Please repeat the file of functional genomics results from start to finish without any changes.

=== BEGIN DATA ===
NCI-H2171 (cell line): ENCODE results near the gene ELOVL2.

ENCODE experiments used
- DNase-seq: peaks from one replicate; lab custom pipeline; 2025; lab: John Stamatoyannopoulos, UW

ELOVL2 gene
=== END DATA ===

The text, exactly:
NCI-H2171 (cell line): ENCODE results near the gene ELOVL2.

ENCODE experiments used
- DNase-seq: peaks from one replicate; lab custom pipeline; 2025; lab: John Stamatoyannopoulos, UW

ELOVL2 gene